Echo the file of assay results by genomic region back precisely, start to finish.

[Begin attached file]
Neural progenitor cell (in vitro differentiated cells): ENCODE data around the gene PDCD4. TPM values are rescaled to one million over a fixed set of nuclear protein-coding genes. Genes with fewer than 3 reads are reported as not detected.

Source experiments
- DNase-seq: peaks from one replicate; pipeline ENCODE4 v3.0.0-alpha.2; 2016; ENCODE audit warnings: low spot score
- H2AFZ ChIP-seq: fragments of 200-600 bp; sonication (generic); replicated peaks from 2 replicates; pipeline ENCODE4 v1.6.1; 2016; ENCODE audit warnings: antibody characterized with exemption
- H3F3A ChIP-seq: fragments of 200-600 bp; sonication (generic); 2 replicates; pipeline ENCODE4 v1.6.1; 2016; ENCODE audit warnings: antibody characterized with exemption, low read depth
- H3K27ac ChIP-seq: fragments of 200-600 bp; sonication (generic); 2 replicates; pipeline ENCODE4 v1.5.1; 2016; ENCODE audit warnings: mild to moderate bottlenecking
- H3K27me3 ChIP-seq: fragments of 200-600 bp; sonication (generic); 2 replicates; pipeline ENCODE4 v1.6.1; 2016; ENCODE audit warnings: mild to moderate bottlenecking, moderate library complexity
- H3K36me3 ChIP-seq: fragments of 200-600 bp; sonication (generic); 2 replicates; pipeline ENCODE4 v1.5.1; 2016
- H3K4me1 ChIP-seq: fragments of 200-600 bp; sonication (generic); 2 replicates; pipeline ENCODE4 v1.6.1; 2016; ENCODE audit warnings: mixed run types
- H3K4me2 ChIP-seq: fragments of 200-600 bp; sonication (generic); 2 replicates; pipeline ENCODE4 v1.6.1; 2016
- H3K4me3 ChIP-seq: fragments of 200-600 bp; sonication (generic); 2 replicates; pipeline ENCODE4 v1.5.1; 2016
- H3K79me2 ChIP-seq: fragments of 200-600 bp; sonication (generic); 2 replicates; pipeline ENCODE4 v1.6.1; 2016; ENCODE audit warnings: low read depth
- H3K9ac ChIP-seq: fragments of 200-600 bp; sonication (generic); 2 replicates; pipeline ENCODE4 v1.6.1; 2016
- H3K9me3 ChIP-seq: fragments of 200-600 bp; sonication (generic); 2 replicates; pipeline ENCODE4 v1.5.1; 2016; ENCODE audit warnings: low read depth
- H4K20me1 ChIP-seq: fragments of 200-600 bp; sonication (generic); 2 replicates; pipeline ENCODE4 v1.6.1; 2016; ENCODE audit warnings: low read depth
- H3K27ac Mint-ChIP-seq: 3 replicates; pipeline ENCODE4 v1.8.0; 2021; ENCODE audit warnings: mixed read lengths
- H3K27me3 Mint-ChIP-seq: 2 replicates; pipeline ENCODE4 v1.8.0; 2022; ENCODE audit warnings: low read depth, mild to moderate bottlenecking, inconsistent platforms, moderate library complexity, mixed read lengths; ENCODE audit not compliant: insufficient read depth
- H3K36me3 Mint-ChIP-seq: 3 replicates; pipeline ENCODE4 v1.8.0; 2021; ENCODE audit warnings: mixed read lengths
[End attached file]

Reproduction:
Neural progenitor cell (in vitro differentiated cells): ENCODE data around the gene PDCD4. TPM values are rescaled to one million over a fixed set of nuclear protein-coding genes. Genes with fewer than 3 reads are reported as not detected.

Source experiments
- DNase-seq: peaks from one replicate; pipeline ENCODE4 v3.0.0-alpha.2; 2016; ENCODE audit warnings: low spot score
- H2AFZ ChIP-seq: fragments of 200-600 bp; sonication (generic); replicated peaks from 2 replicates; pipeline ENCODE4 v1.6.1; 2016; ENCODE audit warnings: antibody characterized with exemption
- H3F3A ChIP-seq: fragments of 200-600 bp; sonication (generic); 2 replicates; pipeline ENCODE4 v1.6.1; 2016; ENCODE audit warnings: antibody characterized with exemption, low read depth
- H3K27ac ChIP-seq: fragments of 200-600 bp; sonication (generic); 2 replicates; pipeline ENCODE4 v1.5.1; 2016; ENCODE audit warnings: mild to moderate bottlenecking
- H3K27me3 ChIP-seq: fragments of 200-600 bp; sonication (generic); 2 replicates; pipeline ENCODE4 v1.6.1; 2016; ENCODE audit warnings: mild to moderate bottlenecking, moderate library complexity
- H3K36me3 ChIP-seq: fragments of 200-600 bp; sonication (generic); 2 replicates; pipeline ENCODE4 v1.5.1; 2016
- H3K4me1 ChIP-seq: fragments of 200-600 bp; sonication (generic); 2 replicates; pipeline ENCODE4 v1.6.1; 2016; ENCODE audit warnings: mixed run types
- H3K4me2 ChIP-seq: fragments of 200-600 bp; sonication (generic); 2 replicates; pipeline ENCODE4 v1.6.1; 2016
- H3K4me3 ChIP-seq: fragments of 200-600 bp; sonication (generic); 2 replicates; pipeline ENCODE4 v1.5.1; 2016
- H3K79me2 ChIP-seq: fragments of 200-600 bp; sonication (generic); 2 replicates; pipeline ENCODE4 v1.6.1; 2016; ENCODE audit warnings: low read depth
- H3K9ac ChIP-seq: fragments of 200-600 bp; sonication (generic); 2 replicates; pipeline ENCODE4 v1.6.1; 2016
- H3K9me3 ChIP-seq: fragments of 200-600 bp; sonication (generic); 2 replicates; pipeline ENCODE4 v1.5.1; 2016; ENCODE audit warnings: low read depth
- H4K20me1 ChIP-seq: fragments of 200-600 bp; sonication (generic); 2 replicates; pipeline ENCODE4 v1.6.1; 2016; ENCODE audit warnings: low read depth
- H3K27ac Mint-ChIP-seq: 3 replicates; pipeline ENCODE4 v1.8.0; 2021; ENCODE audit warnings: mixed read lengths
- H3K27me3 Mint-ChIP-seq: 2 replicates; pipeline ENCODE4 v1.8.0; 2022; ENCODE audit warnings: low read depth, mild to moderate bottlenecking, inconsistent platforms, moderate library complexity, mixed read lengths; ENCODE audit not compliant: insufficient read depth
- H3K36me3 Mint-ChIP-seq: 3 replicates; pipeline ENCODE4 v1.8.0; 2021; ENCODE audit warnings: mixed read lengths